I use the 100x zoom all the time on my S21 ultra to identify birds at extreme distance. Thanks to digital stabilization, it’s easy to see distant objects and I’m excited that this camera can deliver clearer images with its hybrid digital zoom. One thing to note is that the S22 Ultra’s 3x telephoto lens is marginally shorter than the one found on the S21 Ultra.
The most significant photography-related difference between the S22 series and the previous generation of Samsung phones is in the major software-based updates that power its cameras.
Samsung is touting its new “Nightography” mode, which drastically improves the S22’s performance in low-light conditions. This also translates to video as it features the new “Super Night Solution” noise reduction. The camera is also now better able to detect lighting conditions with “Adaptive Pixel” and can intelligently adjust highlights and shadows to improve image quality.
The S22 also improves the quality of portraits with more natural background blur that is less artificial, as well as improved smart subject brightness. Samsung claims that portrait mode also works better now in low light conditions. The selfie camera has also been similarly upgraded for better self-portraits.
The video, resolution and frame remain unchanged from the S21. The S22 can shoot up to 8K and handle slow motion at lower resolutions. However, stabilization has been drastically improved, and Super HDR video on the S22 Ultra improves color accuracy to a significant degree.
Photographers also have access to the Expert RAW app on the S22 Ultra. This allows you to capture lossless 16-bit JPEG and DNG RAW image formats, greatly expanding the post-processing you can do with the images you capture. Speaking of post-processing, the S22 Ultra now includes an object eraser for retouching photos in its default editing app.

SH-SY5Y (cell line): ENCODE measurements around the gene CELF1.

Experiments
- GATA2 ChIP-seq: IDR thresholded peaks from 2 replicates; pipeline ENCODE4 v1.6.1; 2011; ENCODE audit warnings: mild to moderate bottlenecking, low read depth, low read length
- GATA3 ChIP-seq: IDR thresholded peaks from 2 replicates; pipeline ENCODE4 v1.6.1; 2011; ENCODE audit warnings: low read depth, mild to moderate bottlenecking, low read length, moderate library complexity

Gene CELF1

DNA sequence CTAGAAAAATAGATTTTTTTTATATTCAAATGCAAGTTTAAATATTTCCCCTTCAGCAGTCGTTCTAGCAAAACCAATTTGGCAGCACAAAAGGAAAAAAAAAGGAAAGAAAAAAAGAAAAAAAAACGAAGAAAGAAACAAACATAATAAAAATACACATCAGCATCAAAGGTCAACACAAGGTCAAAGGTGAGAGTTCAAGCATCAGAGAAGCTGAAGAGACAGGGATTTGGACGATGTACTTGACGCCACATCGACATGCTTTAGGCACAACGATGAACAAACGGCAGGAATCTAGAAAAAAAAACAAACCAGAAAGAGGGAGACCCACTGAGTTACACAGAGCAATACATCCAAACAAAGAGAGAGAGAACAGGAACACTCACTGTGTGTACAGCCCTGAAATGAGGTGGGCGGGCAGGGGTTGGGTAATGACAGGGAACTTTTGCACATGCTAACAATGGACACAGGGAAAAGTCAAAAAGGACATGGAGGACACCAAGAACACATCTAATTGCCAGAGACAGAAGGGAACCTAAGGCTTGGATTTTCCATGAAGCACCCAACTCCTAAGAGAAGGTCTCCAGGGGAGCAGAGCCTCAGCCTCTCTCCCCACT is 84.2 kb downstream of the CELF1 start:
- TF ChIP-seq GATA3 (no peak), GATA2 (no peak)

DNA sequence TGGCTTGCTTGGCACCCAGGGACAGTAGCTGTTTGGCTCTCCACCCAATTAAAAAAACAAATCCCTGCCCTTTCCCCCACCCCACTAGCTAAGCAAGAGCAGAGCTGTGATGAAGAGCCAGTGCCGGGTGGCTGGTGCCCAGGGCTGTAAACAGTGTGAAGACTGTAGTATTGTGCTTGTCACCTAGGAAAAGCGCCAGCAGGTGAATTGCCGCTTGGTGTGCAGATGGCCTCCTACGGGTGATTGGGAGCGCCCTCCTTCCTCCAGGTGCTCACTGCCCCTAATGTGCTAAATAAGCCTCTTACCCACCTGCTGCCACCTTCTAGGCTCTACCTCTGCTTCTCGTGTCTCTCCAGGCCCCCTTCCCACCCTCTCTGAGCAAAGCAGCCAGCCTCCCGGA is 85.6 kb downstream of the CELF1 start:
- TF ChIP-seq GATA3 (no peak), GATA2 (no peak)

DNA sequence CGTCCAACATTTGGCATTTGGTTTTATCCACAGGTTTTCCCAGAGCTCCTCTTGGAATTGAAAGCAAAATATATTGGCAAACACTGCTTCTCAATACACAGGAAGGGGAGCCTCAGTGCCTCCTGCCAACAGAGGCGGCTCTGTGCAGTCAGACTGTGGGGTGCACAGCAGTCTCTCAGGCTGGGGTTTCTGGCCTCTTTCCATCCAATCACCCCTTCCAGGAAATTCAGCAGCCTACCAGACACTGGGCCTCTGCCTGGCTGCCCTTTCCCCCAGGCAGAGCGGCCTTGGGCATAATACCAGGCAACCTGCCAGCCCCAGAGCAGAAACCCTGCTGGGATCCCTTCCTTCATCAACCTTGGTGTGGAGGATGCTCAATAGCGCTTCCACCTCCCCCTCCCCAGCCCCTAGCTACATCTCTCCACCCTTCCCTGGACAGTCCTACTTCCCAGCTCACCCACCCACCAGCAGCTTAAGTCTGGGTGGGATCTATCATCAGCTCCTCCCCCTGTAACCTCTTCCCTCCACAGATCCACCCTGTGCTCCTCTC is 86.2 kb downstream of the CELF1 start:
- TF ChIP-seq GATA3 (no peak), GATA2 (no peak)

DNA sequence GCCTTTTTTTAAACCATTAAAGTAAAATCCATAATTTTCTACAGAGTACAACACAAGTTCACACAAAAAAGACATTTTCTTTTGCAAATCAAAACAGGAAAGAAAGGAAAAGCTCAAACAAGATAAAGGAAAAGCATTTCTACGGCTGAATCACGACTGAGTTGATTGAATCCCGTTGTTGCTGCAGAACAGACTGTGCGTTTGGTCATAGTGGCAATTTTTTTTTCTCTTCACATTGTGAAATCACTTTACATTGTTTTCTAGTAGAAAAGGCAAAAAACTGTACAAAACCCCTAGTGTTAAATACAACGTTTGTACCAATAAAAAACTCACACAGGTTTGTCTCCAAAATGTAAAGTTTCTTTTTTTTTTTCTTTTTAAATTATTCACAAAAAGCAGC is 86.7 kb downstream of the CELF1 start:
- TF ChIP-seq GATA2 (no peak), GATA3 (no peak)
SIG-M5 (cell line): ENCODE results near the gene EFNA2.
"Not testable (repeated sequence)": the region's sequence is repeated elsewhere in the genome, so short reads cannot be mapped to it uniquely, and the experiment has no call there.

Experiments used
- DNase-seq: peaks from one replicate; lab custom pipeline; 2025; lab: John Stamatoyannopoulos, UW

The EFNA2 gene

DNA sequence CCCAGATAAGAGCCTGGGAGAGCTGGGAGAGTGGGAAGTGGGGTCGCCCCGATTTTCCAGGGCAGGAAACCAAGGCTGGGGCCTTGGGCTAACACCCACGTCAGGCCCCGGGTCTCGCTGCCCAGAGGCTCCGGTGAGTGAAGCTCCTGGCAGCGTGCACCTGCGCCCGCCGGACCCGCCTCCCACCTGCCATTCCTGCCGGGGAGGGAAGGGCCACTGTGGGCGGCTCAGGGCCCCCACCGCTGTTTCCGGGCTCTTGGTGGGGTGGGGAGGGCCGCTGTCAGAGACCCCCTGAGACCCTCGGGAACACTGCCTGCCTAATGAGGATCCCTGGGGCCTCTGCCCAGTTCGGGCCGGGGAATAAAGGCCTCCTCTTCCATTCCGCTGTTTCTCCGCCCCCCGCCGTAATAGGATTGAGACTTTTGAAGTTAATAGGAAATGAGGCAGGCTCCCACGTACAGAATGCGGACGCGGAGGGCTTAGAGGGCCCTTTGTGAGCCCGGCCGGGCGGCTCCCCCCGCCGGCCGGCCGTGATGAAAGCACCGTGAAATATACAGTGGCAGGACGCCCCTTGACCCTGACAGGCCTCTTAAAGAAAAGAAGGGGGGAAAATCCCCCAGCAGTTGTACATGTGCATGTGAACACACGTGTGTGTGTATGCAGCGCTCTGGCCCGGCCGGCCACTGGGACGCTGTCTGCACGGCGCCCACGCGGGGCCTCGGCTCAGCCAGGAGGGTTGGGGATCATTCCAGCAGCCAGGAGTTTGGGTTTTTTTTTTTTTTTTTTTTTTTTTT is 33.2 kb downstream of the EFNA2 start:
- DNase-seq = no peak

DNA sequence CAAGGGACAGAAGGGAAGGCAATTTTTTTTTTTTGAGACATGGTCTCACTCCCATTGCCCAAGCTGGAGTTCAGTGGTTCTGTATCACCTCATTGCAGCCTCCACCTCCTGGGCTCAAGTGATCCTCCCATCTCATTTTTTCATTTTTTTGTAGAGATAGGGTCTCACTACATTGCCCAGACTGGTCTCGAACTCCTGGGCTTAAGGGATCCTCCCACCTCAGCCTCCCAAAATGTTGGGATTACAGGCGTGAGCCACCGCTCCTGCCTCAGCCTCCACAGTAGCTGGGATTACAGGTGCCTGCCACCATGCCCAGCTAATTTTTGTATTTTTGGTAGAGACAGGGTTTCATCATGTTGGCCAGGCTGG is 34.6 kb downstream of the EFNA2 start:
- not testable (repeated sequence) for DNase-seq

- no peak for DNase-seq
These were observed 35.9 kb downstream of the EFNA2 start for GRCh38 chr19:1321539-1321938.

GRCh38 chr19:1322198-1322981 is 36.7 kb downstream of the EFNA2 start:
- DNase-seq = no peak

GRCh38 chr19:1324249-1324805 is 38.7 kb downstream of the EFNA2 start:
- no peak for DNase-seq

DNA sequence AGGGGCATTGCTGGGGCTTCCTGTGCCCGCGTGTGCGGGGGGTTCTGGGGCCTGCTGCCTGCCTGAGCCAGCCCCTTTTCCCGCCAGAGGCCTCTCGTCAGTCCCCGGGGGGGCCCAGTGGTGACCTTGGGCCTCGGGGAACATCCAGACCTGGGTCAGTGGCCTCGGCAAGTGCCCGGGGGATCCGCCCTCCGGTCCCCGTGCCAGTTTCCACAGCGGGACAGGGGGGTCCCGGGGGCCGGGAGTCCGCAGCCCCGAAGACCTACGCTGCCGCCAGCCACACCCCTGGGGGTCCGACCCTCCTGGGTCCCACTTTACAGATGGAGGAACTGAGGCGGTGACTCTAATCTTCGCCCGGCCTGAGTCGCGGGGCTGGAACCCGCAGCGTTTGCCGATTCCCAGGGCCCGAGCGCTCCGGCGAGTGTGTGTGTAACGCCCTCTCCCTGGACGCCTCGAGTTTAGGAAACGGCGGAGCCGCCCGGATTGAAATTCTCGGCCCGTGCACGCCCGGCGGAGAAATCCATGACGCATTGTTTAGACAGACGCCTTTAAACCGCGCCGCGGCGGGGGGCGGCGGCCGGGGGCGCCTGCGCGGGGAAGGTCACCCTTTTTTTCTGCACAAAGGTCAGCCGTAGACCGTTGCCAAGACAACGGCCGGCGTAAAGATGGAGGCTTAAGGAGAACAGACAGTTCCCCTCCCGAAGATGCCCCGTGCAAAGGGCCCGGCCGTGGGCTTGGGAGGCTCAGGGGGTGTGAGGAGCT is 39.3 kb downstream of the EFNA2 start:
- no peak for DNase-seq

Other features include Auto Framing, which automatically keeps the video centered and focused on your subject, and Directors View, which automatically records with all cameras at once. Single Take captures multiple different formats, including still images and video.
S-Pen to edit photos
The most striking feature of the S22 Ultra is the fact that it now includes a built-in S-Pen, essentially making it a new Galaxy Note in all but name. For photographers, this is very important for editing photos on the go, as it offers much greater precision than just using your fingers. I edit images on my phone all the time, and having a built-in S-Pen is something I really missed when I moved from the Note 9 to the S21 Ultra last year.
As fantastic as the S22’s cameras are, these phones don’t exist in a vacuum. Here in the United States, it’s basically a battle between S22, the Google Pixel 6and the Apple iPhone 13. Farther out, the question of camera dominance becomes even more crowded and murky to contemplate.
Between the Galaxy, Pixel, and iPhone, blows are traded back and forth for the most part, with no clear winner among them. However, it’s worth mentioning that the S22 Ultra stands out with its 10x optical zoom, and with its enhanced digital zoom, there really isn’t another phone on the market that comes close in terms of such capabilities.
Ultimately though, my conclusion would have to be that modern phones are simply too similar in terms of their cameras for that aspect to be a deciding factor when trying to choose between them.
Calling the S22 an evolution rather than a revolution in terms of its camera is correct in some ways, but a closer look reveals a more complex story. Samsung has refined its camera system here to an impressive degree, taking advantage of hardware similarities to fine-tune its implementation. This is a significant upgrade from the S21, and it’s safe to say that Samsung has secured the S22’s status as a top-tier mobile photography machine.